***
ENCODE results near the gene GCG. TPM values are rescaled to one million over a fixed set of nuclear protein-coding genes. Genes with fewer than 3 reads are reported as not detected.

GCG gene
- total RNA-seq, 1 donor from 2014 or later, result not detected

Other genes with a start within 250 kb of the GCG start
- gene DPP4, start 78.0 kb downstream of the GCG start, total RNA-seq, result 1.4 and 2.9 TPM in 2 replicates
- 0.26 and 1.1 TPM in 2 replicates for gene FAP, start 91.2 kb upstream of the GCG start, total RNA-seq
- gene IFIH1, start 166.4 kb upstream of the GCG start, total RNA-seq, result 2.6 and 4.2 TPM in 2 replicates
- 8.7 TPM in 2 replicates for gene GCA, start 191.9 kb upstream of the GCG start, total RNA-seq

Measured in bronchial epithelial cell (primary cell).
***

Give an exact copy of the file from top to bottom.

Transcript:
ENCODE results near the gene GCG. TPM values are rescaled to one million over a fixed set of nuclear protein-coding genes. Genes with fewer than 3 reads are reported as not detected.

GCG gene
- total RNA-seq, 1 donor from 2014 or later, result not detected

Other genes with a start within 250 kb of the GCG start
- gene DPP4, start 78.0 kb downstream of the GCG start, total RNA-seq, result 1.4 and 2.9 TPM in 2 replicates
- 0.26 and 1.1 TPM in 2 replicates for gene FAP, start 91.2 kb upstream of the GCG start, total RNA-seq
- gene IFIH1, start 166.4 kb upstream of the GCG start, total RNA-seq, result 2.6 and 4.2 TPM in 2 replicates
- 8.7 TPM in 2 replicates for gene GCA, start 191.9 kb upstream of the GCG start, total RNA-seq

Measured in bronchial epithelial cell (primary cell).